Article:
Amidst a business landscape of sound environmental, social and governance (ESG) practices and policies and post-pandemic unrest, Fink wrote in his 2022 letter: “It’s never been more essential for CEOs to have a consistent voice, a clear purpose, a coherent strategy, and a long-term view…putting your company’s purpose at the foundation of your relationships with your stakeholders is critical to long-term success.”
At the Center of Strategy
That message resonated with Patti Williams, a Wharton School marketing professor who teaches a course on strategic brand management to undergraduate and MBA students and studies consumer behavior. She refers to Fink’s letter in the intro of her latest co-authored academic research paper about what brand purpose means for the consumers who actually buy and use those brands.
Dr. Williams met with a group of Wharton Global Youth Program students visiting Wharton’s campus in Philadelphia, to discuss the concept of brand purpose and how it is changing the way companies strategize and connect with their customers. For one, it is sitting more at the center of corporate strategy, rather than alongside it. And it looks different than the business commitment to corporate social responsibility, or CSR.
“Every marketer out there is talking about brand purpose these days,” said Dr. Williams, a consumer psychologist who studies the thought process behind people’s purchase choices. “Do they have one? Does it need to be rewritten? What should it be if they’re in the process of doing it? I had the CMO (Chief Marketing Officer) for JPMorgan Chase in my [MBA] class. They just rewrote their brand purpose because it’s super important.”
So, what’s all the fuss about? Dr. Williams, inspired by her own research and questions from the high school students in her session, offered 10 truths about brand purpose and why marketers (brand manager) are thinking deeply about brand strategy and how and why their brands hold meaning for consumers:
1️⃣ First, a definition. Much like human purpose, brand purpose is aspirational. It looks to connect people with each other and the larger world and make consumers feel happy, satisfied and aligned with their personal goals. Dr. Williams and her co-authors define it like this: “A brand’s purpose is a long-term, central aim that is a predominant component of its identity, meaning structure, and strategy, which leads to productive engagement with some aspect of the world that transcends the brand’s profits.”
2️⃣ Brand purpose is rising in prominence because countries around the world trust business (often more than government), and consumers want businesses to lead change. “Consumers expect businesses to step in and solve problems,” said Williams, who is also vice dean of Wharton Executive Education. “They expect businesses to care about the world and to have some understanding of the impact that they might have on the world.”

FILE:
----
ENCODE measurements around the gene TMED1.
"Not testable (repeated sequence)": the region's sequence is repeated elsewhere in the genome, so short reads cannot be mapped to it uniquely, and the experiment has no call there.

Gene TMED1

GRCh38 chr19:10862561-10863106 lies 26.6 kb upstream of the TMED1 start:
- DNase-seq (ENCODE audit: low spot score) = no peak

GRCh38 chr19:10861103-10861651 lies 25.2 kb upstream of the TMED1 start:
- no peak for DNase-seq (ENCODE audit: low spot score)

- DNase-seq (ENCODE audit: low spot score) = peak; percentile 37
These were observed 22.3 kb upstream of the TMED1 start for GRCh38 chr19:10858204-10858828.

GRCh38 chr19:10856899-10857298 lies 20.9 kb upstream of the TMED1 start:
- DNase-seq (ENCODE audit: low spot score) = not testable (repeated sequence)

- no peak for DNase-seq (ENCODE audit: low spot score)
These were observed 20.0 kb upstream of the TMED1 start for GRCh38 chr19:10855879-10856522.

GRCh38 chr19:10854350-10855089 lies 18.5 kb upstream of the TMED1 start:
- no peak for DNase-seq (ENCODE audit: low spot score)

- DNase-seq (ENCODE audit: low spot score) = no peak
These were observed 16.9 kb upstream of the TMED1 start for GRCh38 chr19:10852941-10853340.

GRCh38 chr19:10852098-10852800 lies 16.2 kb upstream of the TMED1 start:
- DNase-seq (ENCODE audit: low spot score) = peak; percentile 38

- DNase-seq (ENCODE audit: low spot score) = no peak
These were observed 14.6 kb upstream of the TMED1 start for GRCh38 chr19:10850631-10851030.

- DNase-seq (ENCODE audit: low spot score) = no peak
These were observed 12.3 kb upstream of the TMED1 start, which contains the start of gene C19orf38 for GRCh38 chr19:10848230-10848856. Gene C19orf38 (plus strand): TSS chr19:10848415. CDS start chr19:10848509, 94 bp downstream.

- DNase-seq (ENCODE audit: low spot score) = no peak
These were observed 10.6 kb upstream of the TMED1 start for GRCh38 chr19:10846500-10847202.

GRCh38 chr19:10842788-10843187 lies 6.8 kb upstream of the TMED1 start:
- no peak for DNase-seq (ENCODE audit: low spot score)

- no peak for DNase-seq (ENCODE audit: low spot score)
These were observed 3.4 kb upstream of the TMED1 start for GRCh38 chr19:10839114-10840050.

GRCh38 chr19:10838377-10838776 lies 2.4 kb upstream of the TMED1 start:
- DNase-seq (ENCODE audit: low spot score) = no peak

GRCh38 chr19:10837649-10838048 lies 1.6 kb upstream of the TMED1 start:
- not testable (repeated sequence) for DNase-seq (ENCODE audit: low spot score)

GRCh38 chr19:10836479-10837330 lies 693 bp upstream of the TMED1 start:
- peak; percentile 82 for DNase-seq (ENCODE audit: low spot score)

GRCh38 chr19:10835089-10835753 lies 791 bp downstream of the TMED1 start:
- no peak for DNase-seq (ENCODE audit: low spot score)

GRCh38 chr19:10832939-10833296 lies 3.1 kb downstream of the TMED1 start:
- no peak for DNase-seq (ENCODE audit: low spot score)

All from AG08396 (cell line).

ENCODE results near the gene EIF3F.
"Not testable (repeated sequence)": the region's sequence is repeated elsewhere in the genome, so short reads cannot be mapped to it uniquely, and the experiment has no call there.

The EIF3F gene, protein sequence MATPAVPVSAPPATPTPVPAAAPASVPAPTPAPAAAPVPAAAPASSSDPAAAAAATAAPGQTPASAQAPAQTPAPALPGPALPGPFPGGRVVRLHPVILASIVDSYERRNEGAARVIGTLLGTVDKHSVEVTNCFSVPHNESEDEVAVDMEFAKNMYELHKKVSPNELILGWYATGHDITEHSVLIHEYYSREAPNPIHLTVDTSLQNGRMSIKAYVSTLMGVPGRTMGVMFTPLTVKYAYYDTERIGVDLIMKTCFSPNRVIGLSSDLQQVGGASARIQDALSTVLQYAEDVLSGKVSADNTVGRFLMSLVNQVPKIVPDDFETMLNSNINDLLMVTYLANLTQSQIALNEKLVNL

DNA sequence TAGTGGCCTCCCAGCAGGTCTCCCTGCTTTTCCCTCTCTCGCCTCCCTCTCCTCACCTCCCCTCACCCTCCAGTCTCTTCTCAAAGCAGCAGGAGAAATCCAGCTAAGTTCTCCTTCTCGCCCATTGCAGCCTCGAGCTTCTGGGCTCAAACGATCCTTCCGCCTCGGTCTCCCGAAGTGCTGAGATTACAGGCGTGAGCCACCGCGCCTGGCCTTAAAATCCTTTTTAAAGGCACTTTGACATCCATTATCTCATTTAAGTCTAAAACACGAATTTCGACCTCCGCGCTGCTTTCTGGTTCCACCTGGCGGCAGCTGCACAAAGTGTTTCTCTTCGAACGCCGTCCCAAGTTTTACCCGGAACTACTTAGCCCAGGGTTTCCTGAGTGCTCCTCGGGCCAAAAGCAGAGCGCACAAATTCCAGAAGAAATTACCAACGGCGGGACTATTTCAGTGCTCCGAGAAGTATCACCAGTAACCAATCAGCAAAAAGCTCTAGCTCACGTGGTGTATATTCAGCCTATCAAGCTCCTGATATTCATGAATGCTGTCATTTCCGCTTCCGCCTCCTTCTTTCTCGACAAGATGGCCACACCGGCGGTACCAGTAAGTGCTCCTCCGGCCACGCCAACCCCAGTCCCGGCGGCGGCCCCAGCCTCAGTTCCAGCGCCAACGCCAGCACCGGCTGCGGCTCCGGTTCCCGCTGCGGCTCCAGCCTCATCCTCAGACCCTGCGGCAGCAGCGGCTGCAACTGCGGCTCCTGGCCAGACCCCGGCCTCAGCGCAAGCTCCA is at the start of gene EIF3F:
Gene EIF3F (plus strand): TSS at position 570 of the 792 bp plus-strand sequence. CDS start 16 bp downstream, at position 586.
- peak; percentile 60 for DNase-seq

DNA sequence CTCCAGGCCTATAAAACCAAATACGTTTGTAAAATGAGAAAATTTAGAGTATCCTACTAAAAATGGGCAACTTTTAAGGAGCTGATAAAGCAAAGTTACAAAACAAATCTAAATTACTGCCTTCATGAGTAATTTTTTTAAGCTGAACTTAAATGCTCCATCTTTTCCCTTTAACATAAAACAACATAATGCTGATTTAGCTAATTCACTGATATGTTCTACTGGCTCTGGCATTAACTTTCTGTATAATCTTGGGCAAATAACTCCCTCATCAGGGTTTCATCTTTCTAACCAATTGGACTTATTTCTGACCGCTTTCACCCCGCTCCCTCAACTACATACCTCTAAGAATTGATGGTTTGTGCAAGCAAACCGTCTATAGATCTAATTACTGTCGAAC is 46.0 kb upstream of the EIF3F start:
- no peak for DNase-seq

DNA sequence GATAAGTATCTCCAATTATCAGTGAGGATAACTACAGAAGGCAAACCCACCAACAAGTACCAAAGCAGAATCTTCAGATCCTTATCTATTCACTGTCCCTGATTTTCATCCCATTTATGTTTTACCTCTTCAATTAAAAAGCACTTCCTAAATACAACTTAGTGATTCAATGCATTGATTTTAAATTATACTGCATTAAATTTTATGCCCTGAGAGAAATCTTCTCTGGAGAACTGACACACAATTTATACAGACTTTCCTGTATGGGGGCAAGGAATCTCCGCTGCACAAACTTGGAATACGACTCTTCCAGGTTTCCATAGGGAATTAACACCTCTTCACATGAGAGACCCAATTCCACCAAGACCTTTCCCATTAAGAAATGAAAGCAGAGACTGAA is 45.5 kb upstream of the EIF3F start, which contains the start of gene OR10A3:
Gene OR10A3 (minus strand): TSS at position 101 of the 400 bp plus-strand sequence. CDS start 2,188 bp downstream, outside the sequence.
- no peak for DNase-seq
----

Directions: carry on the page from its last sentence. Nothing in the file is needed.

3️⃣ Consumers and employees care about values. “Increasingly, consumers say that they buy based on their values and what really matters to them,” noted Williams. “They’re asking brands and marketers to have values and to articulate those values back to them as consumers. Relatedly, employees want to have purpose. They want to feel that their work has meaning and significance and matters in the world in ways that make them want to get up out of bed in the morning and go to their jobs.”
4️⃣ People feel closer to companies these days and have direct brand influence. “All of these brands have social media accounts. It is easy for you to complain about brands and have lots of people see it,” said Professor Williams. “Your ability as an individual or random person to drive the news and insights about those brands and whether or not they live up to what they’re saying has increased.”
5️⃣ But…are companies truly purpose-driven or are they just purpose-washing? That is the question on the minds of consumers. “As much as I’m going to tell you that consumers want brands to have an authentic purpose, consumers are incredibly skeptical,” noted Williams. “When brands say they have it, we don’t necessarily believe them. Is this just a marketing message?”
6️⃣ Brand purpose in organizations comes with a range of authenticity. “It’s easy to say you have a purpose and then not ever do anything, or have that purpose be a little bit on the side,” said Williams. “It might be easier when you’re starting a new company. A young, visionary entrepreneur might have a sense of what that purpose is and how it relates back to his value proposition. But what do I do if I’ve been around for 150 years as a company and I never had a purpose? And now, I suddenly write one down. Does that feel authentic to you? No, right? The market is forcing you and you don’t really believe it. You’re just trying to check a box. A lot of older companies are really struggling with this concept of purpose.”